The 500L has an impressively large cabin with lots of glass area for good visibility. A high roof provides an airy interior, and four tall adults easily fit. Five fit if the rear-center occupant doesn't mind sitting on the stiff backseat center area, which is best occupied by a small fold-down armrest.

A tall stance, large door handles and wide doorways make it easy to slide in and out of both front and rear of the generally quiet interior, which has lots of hard, but moderately attractive, plastic. All doors have storage pockets and there are two glove compartments-one small, the other fairly large.

Gauges are generally easy to read, although black speedometer/tachometer numbers on a silver background seem more stylish than practical. Controls can be worked efficiently, and the stiff front armrest with a covered storage bin can be folded up if a driver wants it out of the way. The parking brake on the front console looks dandy.

Front seats are supportive in curves, but rather flat. Some tall drivers may feel that the tilt steering wheel must be pushed all the way toward the dash to prevent them from feeling too close to the wheel.

The hatchback opens to reveal a low, wide cargo opening, and the hatch has a convenient interior pull-down handle. The hood raises easily on twin hydraulic struts.

The 500L is "no trip to Hollywood," as the saying goes, but offers good room and versatility while providing a small footprint.

Dan Jedlicka

Dan Jedlicka's Website

Dan Jedlicka joined the Chicago Sun-Times in February 1968 as a business news reporter and was named auto editor later that year. He has reviewed more than 4,000 new vehicles for the Sun-Times--far more than any newspaper auto writer in the country. Jedlicka also reviewed vehicles for Microsoft Corp.'s MSN Autos Internet site from January, 1996, to June, 2008.

Jedlicka remained auto editor at the Sun-Times until October, 2008, and continued writing for the newspaper's AutoTimes section, which he started in 1992, until February, 2009. While continuing his auto writings at the Sun-Times, he served as assistant financial editor of that newspaper from 1970 to 1973, when he began his automotive column.

He has appeared on numerous radio and television shows, including NBC's "Today," ABC's "20/20" and "The CBS Evening News." He was a host, consultant and writer for Fox-TV Channel 32's 1991 New Car Preview show and that Chicago-based station's 1992, 1993, 1994 and 1995 Chicago Auto Show Previews.

Jedlicka's auto articles have been printed in national magazines, including Esquire and Harper's. His auto columns have been reprinted in U.S. government publications and economic textbooks and he is profiled in the "World's Greatest Auto Show" history book about the Chicago Auto Show. In late 1975, Jedlicka was host and technical advisor for three one-hour television specials, "Auto Test 76," which aired nationally on PBS and were the first nationally televised auto road test shows.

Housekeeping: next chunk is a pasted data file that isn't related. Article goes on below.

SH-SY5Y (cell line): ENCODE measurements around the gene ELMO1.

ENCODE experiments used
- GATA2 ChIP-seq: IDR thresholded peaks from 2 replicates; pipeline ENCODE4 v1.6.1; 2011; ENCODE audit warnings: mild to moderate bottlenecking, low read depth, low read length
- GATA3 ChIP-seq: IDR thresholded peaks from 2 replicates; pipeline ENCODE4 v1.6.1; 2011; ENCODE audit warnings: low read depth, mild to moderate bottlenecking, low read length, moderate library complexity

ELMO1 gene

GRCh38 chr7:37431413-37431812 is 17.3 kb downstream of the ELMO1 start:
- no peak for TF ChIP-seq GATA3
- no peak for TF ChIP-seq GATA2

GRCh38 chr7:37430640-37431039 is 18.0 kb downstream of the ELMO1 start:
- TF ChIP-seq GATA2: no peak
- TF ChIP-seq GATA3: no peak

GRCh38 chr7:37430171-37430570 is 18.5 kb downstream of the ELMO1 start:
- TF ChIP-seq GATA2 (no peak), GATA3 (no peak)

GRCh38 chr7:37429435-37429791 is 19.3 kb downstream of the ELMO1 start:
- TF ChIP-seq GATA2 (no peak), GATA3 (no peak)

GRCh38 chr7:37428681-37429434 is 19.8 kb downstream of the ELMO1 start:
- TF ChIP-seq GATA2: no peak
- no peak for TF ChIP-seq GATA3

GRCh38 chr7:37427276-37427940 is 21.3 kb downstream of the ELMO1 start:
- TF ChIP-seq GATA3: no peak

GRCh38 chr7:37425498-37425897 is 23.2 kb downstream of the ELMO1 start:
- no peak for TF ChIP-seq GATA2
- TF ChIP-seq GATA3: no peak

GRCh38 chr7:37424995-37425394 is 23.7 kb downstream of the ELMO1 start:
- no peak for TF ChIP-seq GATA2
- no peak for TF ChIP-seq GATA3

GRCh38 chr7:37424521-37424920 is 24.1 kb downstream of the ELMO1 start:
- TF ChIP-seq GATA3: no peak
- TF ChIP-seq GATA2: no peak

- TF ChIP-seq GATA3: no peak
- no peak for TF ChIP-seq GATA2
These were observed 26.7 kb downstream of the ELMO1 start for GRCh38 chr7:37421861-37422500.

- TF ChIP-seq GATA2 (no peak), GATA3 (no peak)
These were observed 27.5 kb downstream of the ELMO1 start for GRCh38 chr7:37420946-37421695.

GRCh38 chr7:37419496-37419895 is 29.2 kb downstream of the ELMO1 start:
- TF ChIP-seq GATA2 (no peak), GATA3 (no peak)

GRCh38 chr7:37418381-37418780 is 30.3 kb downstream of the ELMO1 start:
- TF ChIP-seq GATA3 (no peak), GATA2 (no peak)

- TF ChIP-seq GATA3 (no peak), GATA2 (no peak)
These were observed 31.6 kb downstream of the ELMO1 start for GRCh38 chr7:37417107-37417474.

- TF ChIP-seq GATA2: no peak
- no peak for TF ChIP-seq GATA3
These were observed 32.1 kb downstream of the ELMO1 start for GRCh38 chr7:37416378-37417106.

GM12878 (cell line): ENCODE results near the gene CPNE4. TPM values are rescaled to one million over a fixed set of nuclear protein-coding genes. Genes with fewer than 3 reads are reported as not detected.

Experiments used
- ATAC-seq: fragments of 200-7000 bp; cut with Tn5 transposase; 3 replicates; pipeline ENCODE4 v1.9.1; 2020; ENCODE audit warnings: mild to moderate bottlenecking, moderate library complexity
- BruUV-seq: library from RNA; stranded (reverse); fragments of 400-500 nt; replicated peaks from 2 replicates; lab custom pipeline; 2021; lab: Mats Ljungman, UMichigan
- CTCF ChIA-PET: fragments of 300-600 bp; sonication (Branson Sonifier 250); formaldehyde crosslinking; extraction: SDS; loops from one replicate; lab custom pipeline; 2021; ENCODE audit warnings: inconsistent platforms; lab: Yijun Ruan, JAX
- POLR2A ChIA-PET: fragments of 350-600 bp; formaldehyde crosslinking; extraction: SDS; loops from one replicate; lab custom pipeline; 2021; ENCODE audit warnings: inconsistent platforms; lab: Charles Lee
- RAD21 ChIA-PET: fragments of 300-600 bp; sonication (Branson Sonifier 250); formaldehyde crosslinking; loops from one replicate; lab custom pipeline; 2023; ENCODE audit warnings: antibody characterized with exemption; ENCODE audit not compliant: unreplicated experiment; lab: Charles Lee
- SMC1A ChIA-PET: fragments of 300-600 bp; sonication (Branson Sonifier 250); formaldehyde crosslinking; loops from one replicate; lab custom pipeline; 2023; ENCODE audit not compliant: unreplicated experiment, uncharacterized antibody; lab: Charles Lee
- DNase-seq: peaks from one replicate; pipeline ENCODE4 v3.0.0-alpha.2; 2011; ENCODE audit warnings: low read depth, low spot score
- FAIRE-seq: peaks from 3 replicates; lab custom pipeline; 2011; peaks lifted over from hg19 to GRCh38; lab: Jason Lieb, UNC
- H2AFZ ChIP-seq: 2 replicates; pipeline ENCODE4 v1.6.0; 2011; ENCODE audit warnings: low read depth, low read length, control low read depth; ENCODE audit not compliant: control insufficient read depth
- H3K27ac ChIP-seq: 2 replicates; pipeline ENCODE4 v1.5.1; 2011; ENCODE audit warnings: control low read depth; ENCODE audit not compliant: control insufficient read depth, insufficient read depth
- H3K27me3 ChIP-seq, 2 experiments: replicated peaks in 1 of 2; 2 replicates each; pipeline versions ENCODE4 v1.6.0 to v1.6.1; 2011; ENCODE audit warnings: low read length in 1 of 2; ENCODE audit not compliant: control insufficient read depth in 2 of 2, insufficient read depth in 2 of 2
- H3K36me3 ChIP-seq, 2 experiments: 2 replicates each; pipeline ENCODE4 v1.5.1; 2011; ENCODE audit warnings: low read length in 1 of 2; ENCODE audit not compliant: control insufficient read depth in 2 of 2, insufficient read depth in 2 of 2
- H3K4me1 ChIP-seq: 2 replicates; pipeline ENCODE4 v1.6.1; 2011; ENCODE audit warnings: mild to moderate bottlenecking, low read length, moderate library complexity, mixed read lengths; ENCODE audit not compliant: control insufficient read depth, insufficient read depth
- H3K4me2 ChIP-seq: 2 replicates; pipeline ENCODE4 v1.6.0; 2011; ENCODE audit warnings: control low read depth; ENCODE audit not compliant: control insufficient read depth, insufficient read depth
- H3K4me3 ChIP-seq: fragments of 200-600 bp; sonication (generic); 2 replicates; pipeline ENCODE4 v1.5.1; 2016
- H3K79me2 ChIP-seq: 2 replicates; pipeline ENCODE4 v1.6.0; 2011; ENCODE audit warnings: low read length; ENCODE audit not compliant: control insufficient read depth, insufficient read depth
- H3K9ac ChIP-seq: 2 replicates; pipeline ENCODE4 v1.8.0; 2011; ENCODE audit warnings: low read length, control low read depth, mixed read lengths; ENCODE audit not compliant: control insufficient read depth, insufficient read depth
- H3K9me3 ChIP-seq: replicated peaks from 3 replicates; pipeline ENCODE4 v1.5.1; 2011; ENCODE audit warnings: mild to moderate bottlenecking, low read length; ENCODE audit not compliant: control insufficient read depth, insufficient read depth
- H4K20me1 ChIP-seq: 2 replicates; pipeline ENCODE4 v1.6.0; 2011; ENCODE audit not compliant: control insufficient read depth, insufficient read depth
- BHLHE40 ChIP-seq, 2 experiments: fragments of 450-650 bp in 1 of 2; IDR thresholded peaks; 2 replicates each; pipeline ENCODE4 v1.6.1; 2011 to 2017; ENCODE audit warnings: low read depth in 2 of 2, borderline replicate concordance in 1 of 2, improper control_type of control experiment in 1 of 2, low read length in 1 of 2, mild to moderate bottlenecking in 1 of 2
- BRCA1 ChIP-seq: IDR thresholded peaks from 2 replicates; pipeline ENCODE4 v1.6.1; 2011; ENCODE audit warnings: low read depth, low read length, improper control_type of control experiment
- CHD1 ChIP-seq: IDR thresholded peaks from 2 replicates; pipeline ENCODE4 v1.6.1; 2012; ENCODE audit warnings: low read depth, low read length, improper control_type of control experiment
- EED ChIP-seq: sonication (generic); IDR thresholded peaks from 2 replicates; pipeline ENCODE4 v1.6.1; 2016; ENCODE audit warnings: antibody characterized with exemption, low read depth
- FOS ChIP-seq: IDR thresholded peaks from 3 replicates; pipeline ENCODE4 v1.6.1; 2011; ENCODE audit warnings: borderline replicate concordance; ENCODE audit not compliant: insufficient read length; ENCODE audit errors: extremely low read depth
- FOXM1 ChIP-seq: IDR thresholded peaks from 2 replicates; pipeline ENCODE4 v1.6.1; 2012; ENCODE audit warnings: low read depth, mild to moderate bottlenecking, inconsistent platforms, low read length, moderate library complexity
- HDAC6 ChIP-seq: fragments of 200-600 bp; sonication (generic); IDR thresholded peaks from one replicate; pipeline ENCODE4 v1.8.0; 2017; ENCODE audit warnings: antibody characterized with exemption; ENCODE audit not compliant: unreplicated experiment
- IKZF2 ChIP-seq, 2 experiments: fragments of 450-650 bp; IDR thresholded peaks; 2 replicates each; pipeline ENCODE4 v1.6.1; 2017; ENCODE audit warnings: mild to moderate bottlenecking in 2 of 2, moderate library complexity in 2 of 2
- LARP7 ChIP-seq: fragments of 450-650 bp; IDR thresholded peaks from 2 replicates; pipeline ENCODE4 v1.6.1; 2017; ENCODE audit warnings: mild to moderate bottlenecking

In 1995, Jedlicka was the recipient of the Better Business Bureau of Chicago and Northern Illinois Inc.'s Consumer Education Award, given annually to a person who has gained distinction in the field of consumer education. He received a Lifetime Achievement Award in the Media category and inducted into the Legends of Motorsports Guild at the Carquest World of wheels custom car show in Chicago in January, 2006.

Jedlicka was a member of the North American Car and Truck of the Year jury, composed of a select number of auto journalists from throughout the country, from 1995 until 2009. From 2010 to 2012, he was a member of Consumer Digest magazine's auto experts panel that gave Best Buy new vehicle recommendations.

He is a 1987 graduate of the Bob Bondurant Race Drivers School and later of the BMW "M" and Skip Barber Advanced Driving schools. He was a member of the U.S. team that participated in the 1987 1,000-mile Mille Miglia race/rally in Italy and has been a race winner at the Chicago area's Santa Fe Speedway.

Jedlicka has owned 25 classic cars, including 1950s and 1960s Ferraris and 1950s and 1960s Porsches, a 1965 Corvette, a 1967 Maserati and a 1957 Studebaker supercharged Golden Hawk. Jedlicka resides with his wife, Suzanne, in the Frank Lloyd Wright historic district of Oak Park. They have two children, James and Michele.

For more reviews from Dan, visit Facebook.